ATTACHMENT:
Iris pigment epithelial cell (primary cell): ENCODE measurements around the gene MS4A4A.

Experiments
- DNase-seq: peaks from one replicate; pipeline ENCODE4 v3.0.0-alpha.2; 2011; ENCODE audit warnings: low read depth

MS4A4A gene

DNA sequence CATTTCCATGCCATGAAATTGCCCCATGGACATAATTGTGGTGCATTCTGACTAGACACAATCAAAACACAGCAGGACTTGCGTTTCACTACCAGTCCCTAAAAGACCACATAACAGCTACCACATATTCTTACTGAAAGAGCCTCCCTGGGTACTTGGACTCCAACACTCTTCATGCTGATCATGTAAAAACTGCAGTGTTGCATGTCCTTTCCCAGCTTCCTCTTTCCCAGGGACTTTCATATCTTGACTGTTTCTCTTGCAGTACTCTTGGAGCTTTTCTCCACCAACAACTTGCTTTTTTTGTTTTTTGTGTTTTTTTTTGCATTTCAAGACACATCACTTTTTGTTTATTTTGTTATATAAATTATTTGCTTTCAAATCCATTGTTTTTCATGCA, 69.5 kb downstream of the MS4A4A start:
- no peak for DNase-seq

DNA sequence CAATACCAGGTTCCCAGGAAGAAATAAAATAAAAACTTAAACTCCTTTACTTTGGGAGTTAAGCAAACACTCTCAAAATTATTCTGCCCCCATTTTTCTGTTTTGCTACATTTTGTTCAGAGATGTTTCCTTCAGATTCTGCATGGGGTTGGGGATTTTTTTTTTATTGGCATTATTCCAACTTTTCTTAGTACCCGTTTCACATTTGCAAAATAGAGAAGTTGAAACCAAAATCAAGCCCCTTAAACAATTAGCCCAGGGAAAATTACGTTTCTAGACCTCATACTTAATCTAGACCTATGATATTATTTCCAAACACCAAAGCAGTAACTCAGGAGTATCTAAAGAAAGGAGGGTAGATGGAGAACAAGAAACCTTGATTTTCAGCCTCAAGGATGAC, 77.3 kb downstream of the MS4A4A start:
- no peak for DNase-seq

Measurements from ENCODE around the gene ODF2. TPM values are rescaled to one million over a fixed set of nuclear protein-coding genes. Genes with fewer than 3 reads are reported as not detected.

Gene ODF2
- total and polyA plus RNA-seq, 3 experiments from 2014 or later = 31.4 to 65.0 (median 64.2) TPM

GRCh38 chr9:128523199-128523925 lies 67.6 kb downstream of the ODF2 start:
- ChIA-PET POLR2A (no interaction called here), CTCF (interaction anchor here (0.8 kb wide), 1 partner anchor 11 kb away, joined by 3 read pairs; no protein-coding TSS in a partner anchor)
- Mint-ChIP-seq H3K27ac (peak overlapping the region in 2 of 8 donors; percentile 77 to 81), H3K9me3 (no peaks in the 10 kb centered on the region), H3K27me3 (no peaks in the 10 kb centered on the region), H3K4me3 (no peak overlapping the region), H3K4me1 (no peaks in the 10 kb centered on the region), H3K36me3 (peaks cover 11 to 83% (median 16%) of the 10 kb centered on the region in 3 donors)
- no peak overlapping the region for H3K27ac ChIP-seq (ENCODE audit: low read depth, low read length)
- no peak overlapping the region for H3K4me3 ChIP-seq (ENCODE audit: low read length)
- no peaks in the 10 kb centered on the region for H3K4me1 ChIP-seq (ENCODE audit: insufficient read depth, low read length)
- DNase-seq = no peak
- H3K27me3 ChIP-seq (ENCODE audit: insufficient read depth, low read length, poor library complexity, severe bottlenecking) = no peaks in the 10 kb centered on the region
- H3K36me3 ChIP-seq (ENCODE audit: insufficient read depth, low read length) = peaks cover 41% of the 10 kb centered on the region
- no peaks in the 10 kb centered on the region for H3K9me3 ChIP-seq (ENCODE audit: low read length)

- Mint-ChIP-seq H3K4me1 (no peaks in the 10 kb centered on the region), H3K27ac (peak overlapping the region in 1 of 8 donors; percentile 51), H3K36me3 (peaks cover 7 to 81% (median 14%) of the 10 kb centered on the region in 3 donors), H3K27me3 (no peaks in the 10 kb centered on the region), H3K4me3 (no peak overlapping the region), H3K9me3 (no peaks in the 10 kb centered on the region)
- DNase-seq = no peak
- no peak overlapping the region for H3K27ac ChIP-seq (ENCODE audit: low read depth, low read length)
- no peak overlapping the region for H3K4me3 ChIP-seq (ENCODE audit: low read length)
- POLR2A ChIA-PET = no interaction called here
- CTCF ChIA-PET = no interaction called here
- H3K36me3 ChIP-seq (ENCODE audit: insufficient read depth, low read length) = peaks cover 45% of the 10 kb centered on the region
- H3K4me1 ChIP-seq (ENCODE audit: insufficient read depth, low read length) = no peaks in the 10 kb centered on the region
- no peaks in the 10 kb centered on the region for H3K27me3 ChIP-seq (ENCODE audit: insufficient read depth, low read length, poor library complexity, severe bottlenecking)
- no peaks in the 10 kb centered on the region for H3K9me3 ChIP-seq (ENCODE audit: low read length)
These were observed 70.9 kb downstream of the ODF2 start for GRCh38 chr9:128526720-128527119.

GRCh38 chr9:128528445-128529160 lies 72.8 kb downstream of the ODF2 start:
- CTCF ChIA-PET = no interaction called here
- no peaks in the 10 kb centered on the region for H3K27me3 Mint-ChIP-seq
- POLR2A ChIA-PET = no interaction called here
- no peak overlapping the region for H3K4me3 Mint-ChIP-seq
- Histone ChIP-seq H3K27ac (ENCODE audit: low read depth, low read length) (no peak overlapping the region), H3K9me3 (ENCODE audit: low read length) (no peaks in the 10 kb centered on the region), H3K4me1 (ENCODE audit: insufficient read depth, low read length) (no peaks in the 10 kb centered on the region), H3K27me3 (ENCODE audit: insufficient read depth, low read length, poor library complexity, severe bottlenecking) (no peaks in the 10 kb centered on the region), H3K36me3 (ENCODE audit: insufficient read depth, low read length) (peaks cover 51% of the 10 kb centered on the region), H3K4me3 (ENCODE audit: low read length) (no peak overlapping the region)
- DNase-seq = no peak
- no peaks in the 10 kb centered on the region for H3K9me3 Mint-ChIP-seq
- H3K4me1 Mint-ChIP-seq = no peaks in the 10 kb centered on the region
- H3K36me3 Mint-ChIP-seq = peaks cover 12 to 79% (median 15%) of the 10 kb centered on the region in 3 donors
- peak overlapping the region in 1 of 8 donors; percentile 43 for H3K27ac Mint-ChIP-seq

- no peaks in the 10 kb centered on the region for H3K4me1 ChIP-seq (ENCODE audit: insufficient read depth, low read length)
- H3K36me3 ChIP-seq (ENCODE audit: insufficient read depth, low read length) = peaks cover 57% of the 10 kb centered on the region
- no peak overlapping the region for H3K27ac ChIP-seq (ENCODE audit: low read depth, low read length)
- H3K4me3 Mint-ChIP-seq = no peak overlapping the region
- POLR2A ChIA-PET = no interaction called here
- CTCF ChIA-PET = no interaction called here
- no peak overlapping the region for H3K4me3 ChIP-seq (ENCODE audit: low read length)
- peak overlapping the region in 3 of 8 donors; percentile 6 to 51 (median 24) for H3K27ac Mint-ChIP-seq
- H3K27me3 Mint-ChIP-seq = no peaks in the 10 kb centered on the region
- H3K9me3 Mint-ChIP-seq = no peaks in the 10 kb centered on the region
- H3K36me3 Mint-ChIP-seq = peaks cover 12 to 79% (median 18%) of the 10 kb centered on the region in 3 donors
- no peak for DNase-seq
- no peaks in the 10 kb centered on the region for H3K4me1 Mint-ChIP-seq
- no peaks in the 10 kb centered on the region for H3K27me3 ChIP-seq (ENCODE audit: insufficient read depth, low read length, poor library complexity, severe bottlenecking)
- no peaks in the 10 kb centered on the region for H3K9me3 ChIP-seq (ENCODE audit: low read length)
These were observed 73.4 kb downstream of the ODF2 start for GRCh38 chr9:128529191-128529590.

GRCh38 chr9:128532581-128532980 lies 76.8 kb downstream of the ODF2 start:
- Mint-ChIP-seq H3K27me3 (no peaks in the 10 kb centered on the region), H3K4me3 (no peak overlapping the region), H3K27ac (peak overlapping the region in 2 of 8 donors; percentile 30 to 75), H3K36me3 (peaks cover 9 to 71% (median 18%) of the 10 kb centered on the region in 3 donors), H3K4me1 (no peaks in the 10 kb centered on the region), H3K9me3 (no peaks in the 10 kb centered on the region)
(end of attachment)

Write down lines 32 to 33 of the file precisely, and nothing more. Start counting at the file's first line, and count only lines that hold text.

These were observed 70.9 kb downstream of the ODF2 start for GRCh38 chr9:128526720-128527119.

GRCh38 chr9:128528445-128529160 lies 72.8 kb downstream of the ODF2 start: